Government funding for innovation related to military uses represents a key channel through which governments all over the world shape innovation. In the US, for example, annual government defence-related research and development (R&D) expenditures were $78 billion in 2016, over 57% of all government-funded R&D (Congressional Research Service, 2018). While defence-related R&D is motivated by goals that are not mainly economic, it is often the most important de facto industrial policy used by central governments to affect the speed and direction of innovation in the economy. The amount of public money flowing into defence R&D dwarfs the amount spent on other prominent innovation policy tools in the US. For example, the total budget of the National Science Foundation or the overall value of the federal R&D tax credit in a typical year are less than one tenth of federal outlays for defence-related R&D (NSF, 2006).  Defence R&D is the single most important component of government-funded R&D in the UK and France as well, and a major component of government-sponsored R&D in many other developed economies.

The effect of defence R&D expenditures on private sector innovation and economic growth has been a hotly debated topic for many years (e.g., see surveys by Mowery, 2010, and Lichtenberg, 1995). Proponents of the benefits of defence R&D point to the commercial success of major innovations such as jet engines, computers, radar, nuclear power, semiconductors, GPS, and the Internet as evidence that military R&D has been a crucial source of technological development with civilian applications (see Lichtenberg, 1984, 1988; Ruttan, 2006, Mazzucato, 2013). Some even argue that the Pentagon’s role as the world’s most generous investor in technological innovation during the Cold War—ultimately resulting in superior technologies for American companies and enduring gains in their competitiveness (Braddon, 1999*)—was an important reason that US manufacturing became so dominant after World War II. More recently, defence R&D has been viewed as an important contributor to national economic growth through private sector spinoffs and agglomeration economies. Proponents of this view often point to Israel as an example of how defence spending has spawned a multitude of commercially successful high tech startups (e.g. Senor and Singer, 2009).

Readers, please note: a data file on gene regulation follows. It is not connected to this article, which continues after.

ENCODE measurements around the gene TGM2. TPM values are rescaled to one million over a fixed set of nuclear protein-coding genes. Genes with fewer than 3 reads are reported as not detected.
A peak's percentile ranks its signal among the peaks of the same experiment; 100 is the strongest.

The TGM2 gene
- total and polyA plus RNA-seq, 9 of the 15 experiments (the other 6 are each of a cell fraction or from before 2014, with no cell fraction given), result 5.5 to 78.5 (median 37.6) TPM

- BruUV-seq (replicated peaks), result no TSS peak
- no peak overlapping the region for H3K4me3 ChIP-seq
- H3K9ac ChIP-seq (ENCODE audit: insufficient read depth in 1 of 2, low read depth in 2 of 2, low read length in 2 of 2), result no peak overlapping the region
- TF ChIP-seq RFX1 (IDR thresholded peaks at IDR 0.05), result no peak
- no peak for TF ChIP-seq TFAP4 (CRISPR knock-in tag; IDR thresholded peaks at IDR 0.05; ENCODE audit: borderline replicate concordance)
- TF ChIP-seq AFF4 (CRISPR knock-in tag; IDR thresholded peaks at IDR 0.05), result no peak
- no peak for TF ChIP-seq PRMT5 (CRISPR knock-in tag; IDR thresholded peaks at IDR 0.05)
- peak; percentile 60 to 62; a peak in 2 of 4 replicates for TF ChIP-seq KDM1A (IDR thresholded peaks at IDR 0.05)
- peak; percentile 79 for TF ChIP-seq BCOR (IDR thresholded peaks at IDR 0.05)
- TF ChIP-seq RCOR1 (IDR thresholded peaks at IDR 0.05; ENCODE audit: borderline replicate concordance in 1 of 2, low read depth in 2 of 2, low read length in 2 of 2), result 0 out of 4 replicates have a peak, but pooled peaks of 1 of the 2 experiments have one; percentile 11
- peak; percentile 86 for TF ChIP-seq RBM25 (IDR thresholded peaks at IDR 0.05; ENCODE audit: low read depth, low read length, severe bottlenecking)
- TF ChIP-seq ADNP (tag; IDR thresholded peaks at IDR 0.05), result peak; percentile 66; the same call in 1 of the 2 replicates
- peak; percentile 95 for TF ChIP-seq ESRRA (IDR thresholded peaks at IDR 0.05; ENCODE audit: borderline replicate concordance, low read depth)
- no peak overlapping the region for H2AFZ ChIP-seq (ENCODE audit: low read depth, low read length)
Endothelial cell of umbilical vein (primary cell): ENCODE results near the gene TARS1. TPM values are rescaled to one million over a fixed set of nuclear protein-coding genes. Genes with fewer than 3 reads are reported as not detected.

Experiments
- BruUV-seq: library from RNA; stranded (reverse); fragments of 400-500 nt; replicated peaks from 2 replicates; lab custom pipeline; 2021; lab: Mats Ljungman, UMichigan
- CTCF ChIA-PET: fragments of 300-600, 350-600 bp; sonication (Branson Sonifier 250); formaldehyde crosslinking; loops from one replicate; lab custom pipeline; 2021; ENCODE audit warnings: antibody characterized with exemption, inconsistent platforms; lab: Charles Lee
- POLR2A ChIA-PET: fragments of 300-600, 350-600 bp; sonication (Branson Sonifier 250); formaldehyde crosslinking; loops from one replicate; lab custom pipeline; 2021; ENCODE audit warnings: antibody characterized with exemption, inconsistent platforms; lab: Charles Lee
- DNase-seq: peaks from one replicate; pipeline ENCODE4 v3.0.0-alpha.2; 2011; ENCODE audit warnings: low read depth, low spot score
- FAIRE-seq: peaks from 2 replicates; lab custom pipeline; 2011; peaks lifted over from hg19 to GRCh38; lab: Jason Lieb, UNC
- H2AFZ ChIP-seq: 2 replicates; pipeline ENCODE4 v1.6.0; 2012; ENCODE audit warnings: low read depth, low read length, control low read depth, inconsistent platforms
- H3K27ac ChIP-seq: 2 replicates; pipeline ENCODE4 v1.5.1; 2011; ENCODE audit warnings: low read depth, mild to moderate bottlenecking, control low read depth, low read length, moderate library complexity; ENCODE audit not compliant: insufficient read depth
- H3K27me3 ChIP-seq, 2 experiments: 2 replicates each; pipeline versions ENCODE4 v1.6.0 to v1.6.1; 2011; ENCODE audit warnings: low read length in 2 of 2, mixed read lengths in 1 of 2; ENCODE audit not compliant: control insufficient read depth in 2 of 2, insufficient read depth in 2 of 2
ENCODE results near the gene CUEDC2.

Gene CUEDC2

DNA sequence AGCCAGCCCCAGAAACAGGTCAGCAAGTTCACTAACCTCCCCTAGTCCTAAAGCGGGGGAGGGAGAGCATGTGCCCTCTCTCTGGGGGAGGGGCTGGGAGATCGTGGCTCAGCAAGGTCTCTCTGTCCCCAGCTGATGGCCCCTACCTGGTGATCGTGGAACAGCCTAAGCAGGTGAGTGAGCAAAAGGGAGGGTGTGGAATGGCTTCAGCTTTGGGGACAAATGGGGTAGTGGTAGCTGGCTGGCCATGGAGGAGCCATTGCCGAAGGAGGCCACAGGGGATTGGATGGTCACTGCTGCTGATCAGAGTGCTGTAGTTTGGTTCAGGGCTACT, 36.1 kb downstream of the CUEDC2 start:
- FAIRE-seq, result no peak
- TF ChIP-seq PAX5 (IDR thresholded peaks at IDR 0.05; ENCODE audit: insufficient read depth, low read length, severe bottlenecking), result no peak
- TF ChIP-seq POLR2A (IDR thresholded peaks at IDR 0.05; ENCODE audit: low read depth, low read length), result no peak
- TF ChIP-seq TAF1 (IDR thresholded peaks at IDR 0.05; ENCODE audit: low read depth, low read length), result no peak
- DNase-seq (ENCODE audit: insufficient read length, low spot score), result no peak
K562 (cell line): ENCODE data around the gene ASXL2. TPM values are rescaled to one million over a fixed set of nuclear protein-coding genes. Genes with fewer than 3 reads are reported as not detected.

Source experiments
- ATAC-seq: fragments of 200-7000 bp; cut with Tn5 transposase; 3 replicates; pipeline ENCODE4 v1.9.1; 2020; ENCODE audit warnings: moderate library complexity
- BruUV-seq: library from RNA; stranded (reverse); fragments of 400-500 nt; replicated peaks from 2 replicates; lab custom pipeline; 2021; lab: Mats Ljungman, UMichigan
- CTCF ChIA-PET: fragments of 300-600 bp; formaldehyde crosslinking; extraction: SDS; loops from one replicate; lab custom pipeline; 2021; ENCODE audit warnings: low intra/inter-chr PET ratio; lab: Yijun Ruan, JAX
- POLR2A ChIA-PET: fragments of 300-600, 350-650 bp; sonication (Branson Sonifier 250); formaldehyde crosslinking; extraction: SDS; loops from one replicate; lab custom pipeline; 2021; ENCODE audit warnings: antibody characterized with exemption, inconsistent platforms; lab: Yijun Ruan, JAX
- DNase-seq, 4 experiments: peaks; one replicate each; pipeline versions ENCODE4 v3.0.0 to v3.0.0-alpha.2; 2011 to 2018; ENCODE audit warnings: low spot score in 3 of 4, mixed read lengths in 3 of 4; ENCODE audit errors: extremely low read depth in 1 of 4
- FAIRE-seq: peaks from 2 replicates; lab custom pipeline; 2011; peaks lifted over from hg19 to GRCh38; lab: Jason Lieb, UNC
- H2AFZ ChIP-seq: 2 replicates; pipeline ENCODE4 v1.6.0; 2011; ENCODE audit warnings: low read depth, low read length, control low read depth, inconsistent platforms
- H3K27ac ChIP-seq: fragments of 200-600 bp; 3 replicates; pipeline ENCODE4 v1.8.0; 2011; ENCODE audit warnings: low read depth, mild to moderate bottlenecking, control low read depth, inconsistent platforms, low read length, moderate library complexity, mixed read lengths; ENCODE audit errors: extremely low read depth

On the other hand, critics argue that the benefits of defence R&D are meagre, primarily because military secrecy inhibits the scope of spillovers to civilian firms. Even more fundamentally, critics argue that defence-related R&D might displace private R&D and therefore could even have a negative impact on the total amount of innovation. Overall, there is much anecdotal evidence of some of the positive and negative effects that defence R&D might have on growth, but little systematic econometric evidence.

In a recent paper (Moretti et al., 2019) we study the effect of government-funded R&D on private R&D—namely, R&D conducted and financed by private businesses. We use a unique dataset on government-funded and private R&D in multiple industries in every OECD country over 23 years. There was a lot of variation over time across countries (and across industries) in the degree of defence spending over this period (see Figure 1). We complement the international industry data with a sample of all R&D performing firms in France together with their R&D subsidies – broken down into defence and other ministries. This longitudinal data allows us to compare the same firm before and after the public R&D award.

The effect of government-funded R&D on privately funded R&D could be positive or negative, depending on whether there is “crowd out” or “crowd in”. Crowding out may occur if the supply of inputs to the R&D process (specialised engineers, for example) is in short supply within an industry and country (Goolsbee, 1998). In this case, the only effect of an increase in government-funded R&D is to displace private R&D with no net gains for total R&D. On the other hand, crowding in may occur if (i) R&D activity involves large fixed costs and, by covering some of the fixed costs, government-funded R&D makes some marginal private sector projects profitable; (ii) government-funded R&D in an industry generates technological spillovers that benefit other private firms in the same industry; and/or (iii) firms face credit constraints. Empirically, we find strong evidence of crowding in in both the OECD and French datasets. Increases in government-funded R&D generated by variation in predicted defence R&D translate into significant increases in privately funded R&D expenditures.

Figure 1. Defence R&D as a percentage of GDP in the US, Germany, Japan and France

Notes: This figure shows the defence related, government funded total R&D as a share of GDP. The defence R&D in this figure refers to “all public R&D” which includes all government budget appropriations or outlays of total R&D, i.e. not just the government-funded part of business conducted R&D, but also the government funded part of R&D conducted outside of enterprises